Week 2: Lab Document, 9/6

Arrays are wonderful data structures because they allow random access, that is, it takes a constant amount of time to access any slot of the array, independent of the size of the array. However, arrays have one big drawback: they are not dynamic. For example, the following code fragment defines an int array and allocates 20 slots of memory to the array.

	int[] numberArray;
	numberArray = new int[20];
Later, if we want to store 21 integers in the array, there is no cheap way of adding one extra slot to the array. This means that if we intend to use arrays, we should, at the time of programming, have an idea of the maximum number of slots needed.

While there is no cheap way to enlarge or shrink an array, there is a somewhat costly way to do it, illustrated below.

	int[] numberArray;
        numberArray = new int[20];
	// Here, the need to store 21 integers in the array
	// arises; so the array has to expand to size at least 21

	// Declare a temporary int array
	int[] temp;

	// Allocate enough space for it
	temp = new int[21];

	// Copy contents of numberArray into temp
	// This is a costly step.
	for(int i = 0; i < 20; i++)
		temp[i] = numberArray[i];

	// Make numberArray point to temp
	numberArray = temp;

	// Place new element in slot 20

This approach to changing the size of the array is extremely costly because the entire contents of the original array has to be copied into the new array. But, in Java, there is no choice but to do this. Given this situation, it makes sense to try and minimize the number of times the size of the array has to be changed. Consider the code fragment shown above. Here the array size is increased just enough to accomodate the new element (i.e., the 21st element). But, note that since the array size was increased by just one slot, the array is full at the end of the above code fragment. Therefore as soon as another new element shows up, we would need to redo all the work. A better approach to deal with this situation is to increase the size of the array significantly, each time there is an "overflow." For example, in the above code fragment, when the 21st element shows up, one might increase the array size to 20,000 and then not have to worry about "overflow" for a long time. Of course, we do not want to increase the array size arbitrarily because that might lead to a lot of wasted space. For example, our application may end up using 100 slots, which is more than 20 but far less than 20,000; in this case allocating memory for a 20,000-slot array is a waste of memory. The approach to this problem that works quite nicely is to double the size of the array whenever it needs to be enlarged. For example, if we start with an array of size 20 and the 21st element shows up, then we enlarge the array to size 40, and when the 41st element shows up, we enlarge the array to size 80, etc.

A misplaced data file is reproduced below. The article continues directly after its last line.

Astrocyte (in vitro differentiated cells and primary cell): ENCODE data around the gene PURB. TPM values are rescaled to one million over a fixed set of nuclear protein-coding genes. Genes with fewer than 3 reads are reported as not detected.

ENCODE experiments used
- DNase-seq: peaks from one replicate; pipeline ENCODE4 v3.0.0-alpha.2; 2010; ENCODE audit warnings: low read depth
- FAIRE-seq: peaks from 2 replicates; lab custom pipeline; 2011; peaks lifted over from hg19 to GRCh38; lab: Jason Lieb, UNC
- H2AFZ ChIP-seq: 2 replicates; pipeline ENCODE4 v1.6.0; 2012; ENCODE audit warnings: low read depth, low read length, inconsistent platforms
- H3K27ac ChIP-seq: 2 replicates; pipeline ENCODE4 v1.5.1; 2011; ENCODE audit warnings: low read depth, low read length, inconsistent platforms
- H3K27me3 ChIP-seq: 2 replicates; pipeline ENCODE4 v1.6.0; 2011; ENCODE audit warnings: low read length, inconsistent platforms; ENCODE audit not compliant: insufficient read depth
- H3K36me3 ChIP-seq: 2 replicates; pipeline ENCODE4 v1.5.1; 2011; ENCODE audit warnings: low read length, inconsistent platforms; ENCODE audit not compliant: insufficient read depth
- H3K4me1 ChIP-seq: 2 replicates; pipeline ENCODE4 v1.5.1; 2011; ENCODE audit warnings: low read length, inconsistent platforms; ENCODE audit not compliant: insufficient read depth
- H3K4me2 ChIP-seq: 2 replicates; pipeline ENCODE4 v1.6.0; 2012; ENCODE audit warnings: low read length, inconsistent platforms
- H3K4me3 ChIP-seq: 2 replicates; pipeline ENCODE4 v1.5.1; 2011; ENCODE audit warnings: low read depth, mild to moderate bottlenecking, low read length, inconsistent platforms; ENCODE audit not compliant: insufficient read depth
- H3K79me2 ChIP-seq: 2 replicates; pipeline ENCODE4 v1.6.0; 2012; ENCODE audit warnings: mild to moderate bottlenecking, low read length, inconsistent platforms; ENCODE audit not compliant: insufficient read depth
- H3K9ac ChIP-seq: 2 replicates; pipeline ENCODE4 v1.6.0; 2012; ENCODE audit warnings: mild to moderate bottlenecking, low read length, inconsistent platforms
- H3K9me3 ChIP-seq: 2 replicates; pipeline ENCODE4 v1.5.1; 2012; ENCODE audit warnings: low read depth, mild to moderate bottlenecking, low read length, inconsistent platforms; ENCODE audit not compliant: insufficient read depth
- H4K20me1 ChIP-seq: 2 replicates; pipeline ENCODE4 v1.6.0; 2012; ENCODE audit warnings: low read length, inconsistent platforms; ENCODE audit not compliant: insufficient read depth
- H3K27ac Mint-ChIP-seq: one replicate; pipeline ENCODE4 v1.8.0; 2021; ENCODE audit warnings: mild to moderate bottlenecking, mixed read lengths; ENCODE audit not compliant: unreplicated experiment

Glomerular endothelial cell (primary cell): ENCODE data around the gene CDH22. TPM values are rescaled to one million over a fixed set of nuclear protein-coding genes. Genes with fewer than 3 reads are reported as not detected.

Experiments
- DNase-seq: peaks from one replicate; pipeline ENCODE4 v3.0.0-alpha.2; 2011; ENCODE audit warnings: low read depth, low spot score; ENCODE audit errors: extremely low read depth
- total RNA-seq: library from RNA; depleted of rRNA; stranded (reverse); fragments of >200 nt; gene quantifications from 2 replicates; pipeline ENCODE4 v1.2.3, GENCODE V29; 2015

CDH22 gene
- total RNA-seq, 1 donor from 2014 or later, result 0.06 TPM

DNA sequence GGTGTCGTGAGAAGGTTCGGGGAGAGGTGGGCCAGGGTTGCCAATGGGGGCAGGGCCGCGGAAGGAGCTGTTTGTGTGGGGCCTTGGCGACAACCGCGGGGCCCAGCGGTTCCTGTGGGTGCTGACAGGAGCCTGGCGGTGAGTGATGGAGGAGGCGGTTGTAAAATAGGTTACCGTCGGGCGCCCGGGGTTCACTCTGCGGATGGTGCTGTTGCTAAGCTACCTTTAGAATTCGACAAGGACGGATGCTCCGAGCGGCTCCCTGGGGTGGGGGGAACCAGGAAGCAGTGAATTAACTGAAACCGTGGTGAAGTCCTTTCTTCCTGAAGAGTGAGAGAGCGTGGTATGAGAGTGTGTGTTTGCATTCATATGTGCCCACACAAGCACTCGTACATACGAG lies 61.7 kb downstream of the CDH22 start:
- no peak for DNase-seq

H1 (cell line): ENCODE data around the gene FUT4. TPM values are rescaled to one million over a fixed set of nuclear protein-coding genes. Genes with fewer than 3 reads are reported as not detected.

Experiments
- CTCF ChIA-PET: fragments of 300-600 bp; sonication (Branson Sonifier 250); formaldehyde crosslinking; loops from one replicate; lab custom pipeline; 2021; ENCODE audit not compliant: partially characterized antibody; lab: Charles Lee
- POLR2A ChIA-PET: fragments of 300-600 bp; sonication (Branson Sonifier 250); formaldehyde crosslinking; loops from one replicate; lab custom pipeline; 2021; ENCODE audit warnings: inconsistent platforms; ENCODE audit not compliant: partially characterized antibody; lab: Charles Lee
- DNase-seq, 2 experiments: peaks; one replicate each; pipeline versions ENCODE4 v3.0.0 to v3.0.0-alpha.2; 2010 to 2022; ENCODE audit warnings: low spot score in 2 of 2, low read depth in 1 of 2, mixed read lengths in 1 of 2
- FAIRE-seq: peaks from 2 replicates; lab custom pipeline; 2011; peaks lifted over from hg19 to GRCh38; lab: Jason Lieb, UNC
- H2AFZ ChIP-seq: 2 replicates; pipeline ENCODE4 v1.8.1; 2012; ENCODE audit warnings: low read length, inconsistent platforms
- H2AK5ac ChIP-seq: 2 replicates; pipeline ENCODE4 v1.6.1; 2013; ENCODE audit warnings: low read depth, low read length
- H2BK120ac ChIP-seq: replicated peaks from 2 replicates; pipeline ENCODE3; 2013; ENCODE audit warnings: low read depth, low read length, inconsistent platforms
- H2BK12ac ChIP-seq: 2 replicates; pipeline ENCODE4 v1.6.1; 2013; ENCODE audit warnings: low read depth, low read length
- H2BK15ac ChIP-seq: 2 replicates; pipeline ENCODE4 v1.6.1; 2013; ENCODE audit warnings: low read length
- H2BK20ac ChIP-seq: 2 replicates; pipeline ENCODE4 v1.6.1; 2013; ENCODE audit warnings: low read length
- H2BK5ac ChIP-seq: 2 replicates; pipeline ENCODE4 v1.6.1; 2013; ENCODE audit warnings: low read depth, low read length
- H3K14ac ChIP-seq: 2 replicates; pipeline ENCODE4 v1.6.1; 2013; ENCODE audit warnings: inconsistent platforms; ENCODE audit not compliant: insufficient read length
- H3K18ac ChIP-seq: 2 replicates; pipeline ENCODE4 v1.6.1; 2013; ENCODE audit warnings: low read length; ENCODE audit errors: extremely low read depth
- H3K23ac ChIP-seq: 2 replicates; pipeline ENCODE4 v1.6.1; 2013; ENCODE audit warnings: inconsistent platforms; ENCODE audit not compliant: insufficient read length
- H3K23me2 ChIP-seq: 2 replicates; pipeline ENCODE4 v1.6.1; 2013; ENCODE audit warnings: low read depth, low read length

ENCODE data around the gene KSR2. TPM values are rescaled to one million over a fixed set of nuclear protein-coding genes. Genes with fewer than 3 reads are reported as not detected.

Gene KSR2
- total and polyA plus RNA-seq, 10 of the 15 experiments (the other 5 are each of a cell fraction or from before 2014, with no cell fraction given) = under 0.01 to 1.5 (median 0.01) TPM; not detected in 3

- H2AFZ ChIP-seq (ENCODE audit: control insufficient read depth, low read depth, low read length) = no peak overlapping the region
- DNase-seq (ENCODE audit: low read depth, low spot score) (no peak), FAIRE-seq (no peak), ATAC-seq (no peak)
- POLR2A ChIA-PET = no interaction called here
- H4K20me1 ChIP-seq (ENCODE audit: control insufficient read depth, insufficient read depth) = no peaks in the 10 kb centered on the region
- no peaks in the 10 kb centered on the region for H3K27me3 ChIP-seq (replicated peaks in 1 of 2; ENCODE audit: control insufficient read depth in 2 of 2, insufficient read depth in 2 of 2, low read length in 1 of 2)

1. The class RecordDB maintains a database of employee Record objects in a array sorted by social security number. The provided implementation is static and in fact assumes that there will be at most 200 employees in the database at any one time. Using the above ideas, modify the implementation to make it dynamic; specifically, create a DynamicRecordDB class that is similar to the RecordDB class, except that whenever the insert method detects an overflow, it doubles the size of the array. For the DynamicRecordDB class, it makes more sense to have two constructors, as described below.
    	// The default constructor; allocates an array of size 1.
    	// Allocates an array of size n.
    	// If the user has an estimate of the maximum size of the employee
    	// database, they might prefer to use this constructor. The database
    	// would behave correctly even if the number of records exceeded this
    	// maximum
    	DynamicRecordDB(int n);
  2. To test the efficiency of the above scheme, perform an experiment in which
    1. a DynamicRecordDB object is constructed by calling the default (0-argument) constructor and
    2. n records are inserted into the object.
    Measure the total time, of all n insertions. Repeat the experiment for n = 10,000, 10,500, 11,000, 11,500, ..., 20,000. Here is an example of how to time a Java program. Plot the per operation running time as a function of n. The "per operation running time" is just the total running time divided by the number of operations, which is n.